With the body bolted back on, things don’t get any less impressive. It’s been painstakingly straightened, with all remnants of farm life removed. LED tail-lights and indicators have been recessed into the rear quarters, and a smooth coat of Toyota’s Dune Beige 416 has been liberally applied – one of the very few jobs Billy farmed out.
Those with eagle eyes may have noticed a lack of front indicators. To keep things looking clean the old boxy units have been binned and replaced by a trick halo-style headlight designed for early Mustangs, with the indicator built into the light.
Up the back Billy’s made a trick wrap-around tyre carrier, with the pivot point near the passenger-side rear wheel. This has allowed him to keep a seriously impressive departure angle, despite having a rear-mounted Runva 11XP winch sandwiched between the body and tow bar. Up front the winching duties are handled by a significantly larger Warn 8274, otherwise known as a high-mount. It’s had the housing braced, and the brake shaft drilled, tapped and capped with a Warn 6hp motor upgrade.
On the inside Billy has kept the theme of old-school-cool, with a modern twist. The cargo area could almost pass as stock, with a sound-deadened floor and stock bench seats. Up front the driver and passenger are both strapped down in a pair of fixed-back Corbeau race seats Billy picked up second-hand for a bargain.
The clunky factory gauges have all been replaced by a sleek digital unit from Australian company 1Gauge, which covers all engine vitals including most temperature levels, pressures, fluid levels, boost, and even air/fuel ratios. The speedo has been replaced by a GPS unit from Navman, with the whole lot wired up with the help of a few mates and more than a few beers.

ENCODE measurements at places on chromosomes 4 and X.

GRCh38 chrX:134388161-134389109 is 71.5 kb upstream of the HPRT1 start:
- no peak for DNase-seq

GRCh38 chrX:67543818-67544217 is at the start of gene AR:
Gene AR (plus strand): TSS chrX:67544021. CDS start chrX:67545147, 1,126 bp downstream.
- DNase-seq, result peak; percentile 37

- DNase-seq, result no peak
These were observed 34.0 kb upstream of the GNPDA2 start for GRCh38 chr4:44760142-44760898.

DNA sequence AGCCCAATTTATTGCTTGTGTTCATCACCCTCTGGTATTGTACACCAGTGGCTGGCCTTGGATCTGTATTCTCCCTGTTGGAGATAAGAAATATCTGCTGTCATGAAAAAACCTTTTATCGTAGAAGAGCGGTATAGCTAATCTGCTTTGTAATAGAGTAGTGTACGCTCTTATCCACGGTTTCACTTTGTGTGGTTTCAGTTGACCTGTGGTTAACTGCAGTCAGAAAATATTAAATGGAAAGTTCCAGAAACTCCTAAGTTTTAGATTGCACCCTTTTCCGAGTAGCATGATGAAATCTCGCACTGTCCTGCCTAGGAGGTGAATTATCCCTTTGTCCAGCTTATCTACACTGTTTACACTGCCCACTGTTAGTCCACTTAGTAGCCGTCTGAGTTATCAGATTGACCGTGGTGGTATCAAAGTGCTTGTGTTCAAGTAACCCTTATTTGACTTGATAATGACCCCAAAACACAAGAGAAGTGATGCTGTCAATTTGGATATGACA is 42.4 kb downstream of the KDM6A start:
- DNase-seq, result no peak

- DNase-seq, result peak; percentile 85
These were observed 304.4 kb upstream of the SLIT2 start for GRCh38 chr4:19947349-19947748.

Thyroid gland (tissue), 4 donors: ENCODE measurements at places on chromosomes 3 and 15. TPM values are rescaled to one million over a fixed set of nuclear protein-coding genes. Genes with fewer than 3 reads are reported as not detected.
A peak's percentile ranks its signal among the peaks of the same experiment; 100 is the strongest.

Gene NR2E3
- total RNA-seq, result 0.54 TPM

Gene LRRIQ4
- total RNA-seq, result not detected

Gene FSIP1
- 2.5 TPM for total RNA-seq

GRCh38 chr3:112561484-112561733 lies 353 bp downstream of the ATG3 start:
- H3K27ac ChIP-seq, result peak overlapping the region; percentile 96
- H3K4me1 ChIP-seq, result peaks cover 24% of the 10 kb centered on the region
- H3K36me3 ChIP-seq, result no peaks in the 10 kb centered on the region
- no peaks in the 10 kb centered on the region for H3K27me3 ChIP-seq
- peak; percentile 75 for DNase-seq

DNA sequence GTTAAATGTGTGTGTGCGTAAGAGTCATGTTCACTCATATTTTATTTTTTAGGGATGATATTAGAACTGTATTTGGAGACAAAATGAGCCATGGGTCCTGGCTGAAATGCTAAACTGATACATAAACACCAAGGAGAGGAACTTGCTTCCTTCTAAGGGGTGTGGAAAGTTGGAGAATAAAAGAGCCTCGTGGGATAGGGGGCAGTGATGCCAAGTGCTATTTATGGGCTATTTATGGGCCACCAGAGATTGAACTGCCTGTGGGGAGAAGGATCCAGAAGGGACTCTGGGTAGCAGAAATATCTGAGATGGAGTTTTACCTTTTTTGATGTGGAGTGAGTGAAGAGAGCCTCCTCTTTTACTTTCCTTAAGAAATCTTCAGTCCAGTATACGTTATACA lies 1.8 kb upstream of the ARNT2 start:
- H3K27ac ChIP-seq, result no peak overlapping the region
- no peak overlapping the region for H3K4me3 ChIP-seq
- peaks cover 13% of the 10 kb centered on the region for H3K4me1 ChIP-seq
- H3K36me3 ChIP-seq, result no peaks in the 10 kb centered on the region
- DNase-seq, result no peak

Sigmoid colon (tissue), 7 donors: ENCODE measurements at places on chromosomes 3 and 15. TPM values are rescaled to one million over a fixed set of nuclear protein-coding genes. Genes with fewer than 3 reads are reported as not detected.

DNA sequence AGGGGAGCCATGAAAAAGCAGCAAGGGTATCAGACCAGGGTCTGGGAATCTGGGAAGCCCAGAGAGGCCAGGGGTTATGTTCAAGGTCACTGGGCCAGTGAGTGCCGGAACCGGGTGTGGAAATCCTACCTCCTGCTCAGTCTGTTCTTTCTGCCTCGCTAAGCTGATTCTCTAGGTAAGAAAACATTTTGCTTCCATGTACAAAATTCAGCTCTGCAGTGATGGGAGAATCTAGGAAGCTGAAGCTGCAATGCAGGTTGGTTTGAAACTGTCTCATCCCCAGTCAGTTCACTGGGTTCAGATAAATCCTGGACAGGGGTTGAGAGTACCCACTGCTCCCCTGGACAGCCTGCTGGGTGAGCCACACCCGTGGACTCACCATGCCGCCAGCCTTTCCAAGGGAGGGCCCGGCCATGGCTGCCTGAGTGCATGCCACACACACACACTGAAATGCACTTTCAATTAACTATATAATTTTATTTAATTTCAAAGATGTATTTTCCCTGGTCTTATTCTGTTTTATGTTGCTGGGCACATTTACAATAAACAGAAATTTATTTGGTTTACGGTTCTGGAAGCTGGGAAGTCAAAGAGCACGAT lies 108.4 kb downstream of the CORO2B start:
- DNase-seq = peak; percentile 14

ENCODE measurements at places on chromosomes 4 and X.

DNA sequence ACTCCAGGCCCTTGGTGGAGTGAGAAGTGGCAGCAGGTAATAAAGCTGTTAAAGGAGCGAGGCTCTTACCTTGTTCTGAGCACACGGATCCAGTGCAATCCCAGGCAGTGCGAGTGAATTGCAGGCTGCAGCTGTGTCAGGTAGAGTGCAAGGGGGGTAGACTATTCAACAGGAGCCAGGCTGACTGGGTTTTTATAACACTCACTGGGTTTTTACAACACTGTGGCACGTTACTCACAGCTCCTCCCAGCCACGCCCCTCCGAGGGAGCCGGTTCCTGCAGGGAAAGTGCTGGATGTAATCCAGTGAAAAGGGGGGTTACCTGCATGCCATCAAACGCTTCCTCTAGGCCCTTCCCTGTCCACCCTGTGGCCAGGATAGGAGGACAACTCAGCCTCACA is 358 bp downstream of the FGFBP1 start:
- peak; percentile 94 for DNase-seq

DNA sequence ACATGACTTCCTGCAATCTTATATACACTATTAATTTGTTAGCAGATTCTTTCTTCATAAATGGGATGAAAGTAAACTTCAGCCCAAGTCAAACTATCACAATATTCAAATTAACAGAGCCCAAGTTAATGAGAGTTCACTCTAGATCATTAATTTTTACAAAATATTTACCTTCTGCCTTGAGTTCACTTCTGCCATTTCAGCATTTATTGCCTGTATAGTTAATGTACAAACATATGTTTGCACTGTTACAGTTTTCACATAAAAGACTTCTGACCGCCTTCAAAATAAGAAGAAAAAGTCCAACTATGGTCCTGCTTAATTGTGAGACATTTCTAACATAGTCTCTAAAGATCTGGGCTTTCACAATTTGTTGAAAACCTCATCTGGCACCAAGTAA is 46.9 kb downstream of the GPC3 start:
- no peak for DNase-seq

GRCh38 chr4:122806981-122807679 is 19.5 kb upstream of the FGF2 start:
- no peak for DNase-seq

Billy’s one-of-a-kind FJ45 may have some purists baying for blood, but it’s a good indication of the way 4x4 touring is heading in Australia: a combination of reliability and capability, with a huge slice of cool thrown in.
WHEN talking diff centres the terms high- and low-pinion can come up in conversation. If you’re not familiar with the terms don’t be too embarrassed, as they’re irrelevant in 99 per cent of situations. The purpose of a diff centre is to redirect drive running down the vehicle, and to send it out to the wheels. It does this by running a pinion gear along the side of a crown wheel (or ring gear). High-or low-pinion simply indicates whether the pinion gear connects on the top or bottom half of the crown wheel.